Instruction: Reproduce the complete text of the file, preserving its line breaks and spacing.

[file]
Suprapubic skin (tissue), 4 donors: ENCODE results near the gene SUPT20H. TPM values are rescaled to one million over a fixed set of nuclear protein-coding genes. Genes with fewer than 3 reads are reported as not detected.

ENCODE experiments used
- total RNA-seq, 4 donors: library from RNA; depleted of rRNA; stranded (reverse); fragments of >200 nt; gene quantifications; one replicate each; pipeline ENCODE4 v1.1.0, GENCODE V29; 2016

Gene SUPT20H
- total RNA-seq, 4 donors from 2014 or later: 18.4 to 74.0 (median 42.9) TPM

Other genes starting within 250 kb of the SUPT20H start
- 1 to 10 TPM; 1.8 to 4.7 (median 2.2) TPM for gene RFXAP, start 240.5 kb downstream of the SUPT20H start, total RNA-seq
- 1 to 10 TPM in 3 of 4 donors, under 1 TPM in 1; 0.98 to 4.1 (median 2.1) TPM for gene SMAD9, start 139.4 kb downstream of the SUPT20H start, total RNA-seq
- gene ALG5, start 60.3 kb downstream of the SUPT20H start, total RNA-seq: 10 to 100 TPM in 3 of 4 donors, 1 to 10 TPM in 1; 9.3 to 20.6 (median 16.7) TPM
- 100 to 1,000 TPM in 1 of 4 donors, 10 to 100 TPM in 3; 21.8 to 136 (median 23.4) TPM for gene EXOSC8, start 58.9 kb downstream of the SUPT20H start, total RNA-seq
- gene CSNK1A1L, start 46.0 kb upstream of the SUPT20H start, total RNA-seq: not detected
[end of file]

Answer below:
Suprapubic skin (tissue), 4 donors: ENCODE results near the gene SUPT20H. TPM values are rescaled to one million over a fixed set of nuclear protein-coding genes. Genes with fewer than 3 reads are reported as not detected.

ENCODE experiments used
- total RNA-seq, 4 donors: library from RNA; depleted of rRNA; stranded (reverse); fragments of >200 nt; gene quantifications; one replicate each; pipeline ENCODE4 v1.1.0, GENCODE V29; 2016

Gene SUPT20H
- total RNA-seq, 4 donors from 2014 or later: 18.4 to 74.0 (median 42.9) TPM

Other genes starting within 250 kb of the SUPT20H start
- 1 to 10 TPM; 1.8 to 4.7 (median 2.2) TPM for gene RFXAP, start 240.5 kb downstream of the SUPT20H start, total RNA-seq
- 1 to 10 TPM in 3 of 4 donors, under 1 TPM in 1; 0.98 to 4.1 (median 2.1) TPM for gene SMAD9, start 139.4 kb downstream of the SUPT20H start, total RNA-seq
- gene ALG5, start 60.3 kb downstream of the SUPT20H start, total RNA-seq: 10 to 100 TPM in 3 of 4 donors, 1 to 10 TPM in 1; 9.3 to 20.6 (median 16.7) TPM
- 100 to 1,000 TPM in 1 of 4 donors, 10 to 100 TPM in 3; 21.8 to 136 (median 23.4) TPM for gene EXOSC8, start 58.9 kb downstream of the SUPT20H start, total RNA-seq
- gene CSNK1A1L, start 46.0 kb upstream of the SUPT20H start, total RNA-seq: not detected